SMSFs flagged on defining clear income purpose and intention for land tax deductions
SMSFs seeking possible deductions for vacant land will need to take care in assessing the necessary requirements and clearly define its future income purpose and intentions before making the claim, according to a technical specialist.
It is possible for an SMSF to own vacant land for various purposes, such as a parking space for a business, farming land leased to a family business or for property development. But whether a tax deduction is available for expenses depends on the purpose and use of the property.
SuperConcepts executive technical manager Graeme Colley said that if the vacant land is used for genuine business purposes, the SMSF would be entitled to a tax deduction for expenses incurred in earning income or prospective income received from the land. This could include rates and taxes, repairs to gates and fencing, or other structures on the land such as roads.
“If the land is not genuinely held for income-earning purposes, tax deductions may not be available to the fund for any expenses relating to the vacant land,” he said.
“This could occur if the land is held with the intention that it be sold or developed at a later stage, for example, if it is held for ‘land banking’. Generally, expenses for these purposes are added to the cost base of the property for capital gains tax purposes.”
Whether an SMSF holds vacant land for future income-earning purposes, however, is a contentious issue with the ATO because of the limited information that may be available to establish the real purpose for acquiring the land, according to Mr Colley.
Since 1 July 2019, the tax legislation prevents deductions for expenses incurred by an SMSF, as well as other taxpayers, for expenses relating to vacant land which is not held for income-earning purposes.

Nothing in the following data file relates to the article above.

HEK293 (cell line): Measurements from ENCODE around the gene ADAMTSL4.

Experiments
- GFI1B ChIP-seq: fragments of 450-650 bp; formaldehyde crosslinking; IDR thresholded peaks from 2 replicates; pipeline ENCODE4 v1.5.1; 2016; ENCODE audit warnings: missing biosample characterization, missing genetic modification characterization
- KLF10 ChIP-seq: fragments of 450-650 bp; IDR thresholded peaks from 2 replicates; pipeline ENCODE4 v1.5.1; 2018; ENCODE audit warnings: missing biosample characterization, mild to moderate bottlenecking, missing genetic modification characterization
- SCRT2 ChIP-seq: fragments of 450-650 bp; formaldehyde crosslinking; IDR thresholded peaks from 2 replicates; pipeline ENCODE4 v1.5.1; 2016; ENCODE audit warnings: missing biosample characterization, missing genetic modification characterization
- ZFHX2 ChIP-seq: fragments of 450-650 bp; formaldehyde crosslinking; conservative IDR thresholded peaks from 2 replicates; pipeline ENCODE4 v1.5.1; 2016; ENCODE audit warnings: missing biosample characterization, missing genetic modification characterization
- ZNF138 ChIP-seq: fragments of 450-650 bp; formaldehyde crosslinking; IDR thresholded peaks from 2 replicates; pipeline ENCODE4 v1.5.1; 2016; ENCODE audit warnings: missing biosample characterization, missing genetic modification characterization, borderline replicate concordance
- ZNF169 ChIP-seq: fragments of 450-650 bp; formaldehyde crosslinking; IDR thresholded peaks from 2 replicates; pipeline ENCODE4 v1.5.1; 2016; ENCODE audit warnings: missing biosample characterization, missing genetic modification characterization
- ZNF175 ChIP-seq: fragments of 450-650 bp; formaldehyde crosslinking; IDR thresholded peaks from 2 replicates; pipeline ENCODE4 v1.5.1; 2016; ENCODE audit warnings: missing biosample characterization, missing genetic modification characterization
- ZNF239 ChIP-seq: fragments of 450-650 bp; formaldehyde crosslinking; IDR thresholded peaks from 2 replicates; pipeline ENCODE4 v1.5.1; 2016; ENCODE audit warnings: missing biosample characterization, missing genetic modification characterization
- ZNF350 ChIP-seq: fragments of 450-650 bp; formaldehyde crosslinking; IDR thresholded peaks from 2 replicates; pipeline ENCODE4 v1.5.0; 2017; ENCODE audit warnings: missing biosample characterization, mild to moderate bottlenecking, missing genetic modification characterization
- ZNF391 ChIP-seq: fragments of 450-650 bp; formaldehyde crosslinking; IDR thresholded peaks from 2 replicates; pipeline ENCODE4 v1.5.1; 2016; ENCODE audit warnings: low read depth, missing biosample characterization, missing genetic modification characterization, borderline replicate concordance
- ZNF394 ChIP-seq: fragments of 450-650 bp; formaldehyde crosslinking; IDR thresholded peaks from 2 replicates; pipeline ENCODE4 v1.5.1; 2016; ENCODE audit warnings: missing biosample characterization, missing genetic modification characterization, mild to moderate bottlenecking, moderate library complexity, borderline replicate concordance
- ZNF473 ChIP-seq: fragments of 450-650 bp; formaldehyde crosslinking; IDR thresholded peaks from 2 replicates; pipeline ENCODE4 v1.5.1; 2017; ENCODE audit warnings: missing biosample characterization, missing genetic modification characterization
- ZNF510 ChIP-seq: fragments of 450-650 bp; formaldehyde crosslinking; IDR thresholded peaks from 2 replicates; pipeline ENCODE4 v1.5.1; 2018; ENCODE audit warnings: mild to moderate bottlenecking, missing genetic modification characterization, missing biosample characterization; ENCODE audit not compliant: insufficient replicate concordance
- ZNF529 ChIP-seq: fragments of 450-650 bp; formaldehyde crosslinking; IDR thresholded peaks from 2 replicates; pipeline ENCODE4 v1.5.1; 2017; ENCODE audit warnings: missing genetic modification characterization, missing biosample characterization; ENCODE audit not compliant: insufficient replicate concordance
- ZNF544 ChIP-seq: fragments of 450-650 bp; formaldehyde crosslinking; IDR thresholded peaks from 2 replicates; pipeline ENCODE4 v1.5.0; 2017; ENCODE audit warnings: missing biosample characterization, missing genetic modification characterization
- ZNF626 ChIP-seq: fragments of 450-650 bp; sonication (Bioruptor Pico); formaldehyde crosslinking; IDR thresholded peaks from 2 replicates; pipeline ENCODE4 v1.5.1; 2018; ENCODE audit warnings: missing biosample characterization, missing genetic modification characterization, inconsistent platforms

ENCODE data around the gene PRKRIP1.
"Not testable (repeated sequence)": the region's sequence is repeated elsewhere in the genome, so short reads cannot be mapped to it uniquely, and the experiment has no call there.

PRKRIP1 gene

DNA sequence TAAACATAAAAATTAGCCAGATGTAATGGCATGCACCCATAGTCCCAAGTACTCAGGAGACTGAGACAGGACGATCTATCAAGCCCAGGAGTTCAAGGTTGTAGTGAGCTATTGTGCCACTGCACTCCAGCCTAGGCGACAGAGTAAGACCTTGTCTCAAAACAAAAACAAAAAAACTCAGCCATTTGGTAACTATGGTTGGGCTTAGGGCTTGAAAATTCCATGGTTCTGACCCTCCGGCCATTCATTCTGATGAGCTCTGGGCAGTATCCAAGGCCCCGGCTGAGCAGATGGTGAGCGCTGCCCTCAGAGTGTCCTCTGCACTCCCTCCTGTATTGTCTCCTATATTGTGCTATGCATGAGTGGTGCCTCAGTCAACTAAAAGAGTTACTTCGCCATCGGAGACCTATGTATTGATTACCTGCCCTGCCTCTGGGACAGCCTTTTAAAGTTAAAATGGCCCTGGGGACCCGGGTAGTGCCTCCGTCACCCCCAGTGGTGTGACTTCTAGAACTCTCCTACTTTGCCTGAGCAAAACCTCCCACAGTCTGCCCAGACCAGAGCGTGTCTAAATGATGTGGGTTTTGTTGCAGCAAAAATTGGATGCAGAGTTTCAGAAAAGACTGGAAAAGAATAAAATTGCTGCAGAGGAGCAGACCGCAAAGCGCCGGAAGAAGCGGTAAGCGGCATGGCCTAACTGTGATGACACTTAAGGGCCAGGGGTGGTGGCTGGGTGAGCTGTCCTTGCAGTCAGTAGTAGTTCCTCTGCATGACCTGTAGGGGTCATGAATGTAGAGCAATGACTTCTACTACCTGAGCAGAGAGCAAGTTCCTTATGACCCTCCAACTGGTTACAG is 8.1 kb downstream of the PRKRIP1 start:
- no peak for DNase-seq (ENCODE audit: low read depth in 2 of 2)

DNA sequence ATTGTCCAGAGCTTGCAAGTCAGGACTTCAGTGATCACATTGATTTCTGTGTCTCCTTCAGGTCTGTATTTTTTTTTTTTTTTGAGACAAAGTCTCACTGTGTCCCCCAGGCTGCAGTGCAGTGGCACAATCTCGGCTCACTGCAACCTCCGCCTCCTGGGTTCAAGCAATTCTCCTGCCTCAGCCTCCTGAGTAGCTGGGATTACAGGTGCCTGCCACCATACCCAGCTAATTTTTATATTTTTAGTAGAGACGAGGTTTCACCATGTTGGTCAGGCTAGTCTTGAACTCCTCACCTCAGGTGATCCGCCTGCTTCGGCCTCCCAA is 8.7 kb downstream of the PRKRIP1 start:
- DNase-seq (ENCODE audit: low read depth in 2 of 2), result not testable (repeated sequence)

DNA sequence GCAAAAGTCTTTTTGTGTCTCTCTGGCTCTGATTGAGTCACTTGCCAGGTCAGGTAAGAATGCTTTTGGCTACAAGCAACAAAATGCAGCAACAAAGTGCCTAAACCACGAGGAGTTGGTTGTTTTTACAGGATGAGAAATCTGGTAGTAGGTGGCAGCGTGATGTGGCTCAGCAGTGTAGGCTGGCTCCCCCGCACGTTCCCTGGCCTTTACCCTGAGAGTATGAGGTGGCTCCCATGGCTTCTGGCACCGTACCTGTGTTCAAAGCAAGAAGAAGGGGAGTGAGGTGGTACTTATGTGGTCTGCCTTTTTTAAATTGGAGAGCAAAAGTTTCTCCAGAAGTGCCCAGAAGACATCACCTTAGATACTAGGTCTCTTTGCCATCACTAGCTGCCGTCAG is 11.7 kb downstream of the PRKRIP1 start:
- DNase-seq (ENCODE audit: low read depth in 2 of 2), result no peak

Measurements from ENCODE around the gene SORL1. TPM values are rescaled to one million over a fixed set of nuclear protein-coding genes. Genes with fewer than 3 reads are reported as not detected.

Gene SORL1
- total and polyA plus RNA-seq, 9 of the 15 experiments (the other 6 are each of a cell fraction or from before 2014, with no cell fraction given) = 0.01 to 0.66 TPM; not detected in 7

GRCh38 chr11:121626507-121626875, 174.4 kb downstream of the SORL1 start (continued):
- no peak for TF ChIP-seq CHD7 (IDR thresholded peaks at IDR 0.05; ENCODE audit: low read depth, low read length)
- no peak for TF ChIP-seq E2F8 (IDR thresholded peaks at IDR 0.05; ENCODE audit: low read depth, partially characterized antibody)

“The legislation provides exceptions and allows deductions for expenses where the vacant land is used to carry on a business by a related party, or the land is used in a business of leasing where an unrelated third party is involved,” he noted.
“As a result, the legislation applies to vacant land where there are no permanent structures erected on that land; however, it may include fences and walls as part of the property, as an example.”
In an example provided, the Nguyen Family Super Fund, an SMSF, owns a block of land on which the trustees intend to build a rental property. The block of land is fenced and has a large retaining wall, but it currently doesn’t include any permanent structure.
As there is no permanent structure on the land, Mr Colley noted the fund cannot deduct any holding costs for the land.
Meanwhile, consider The Crown Family Super Fund, an SMSF, owns vacant land which is rented to the son of a fund member who uses it in his farming business.
“As the son is carrying on a business to earn assessable income and is a related party (spouses, children under 18 years old, affiliates and connected entities), the fund can deduct costs associated with the SMSF owning the land,” Mr Colley explained.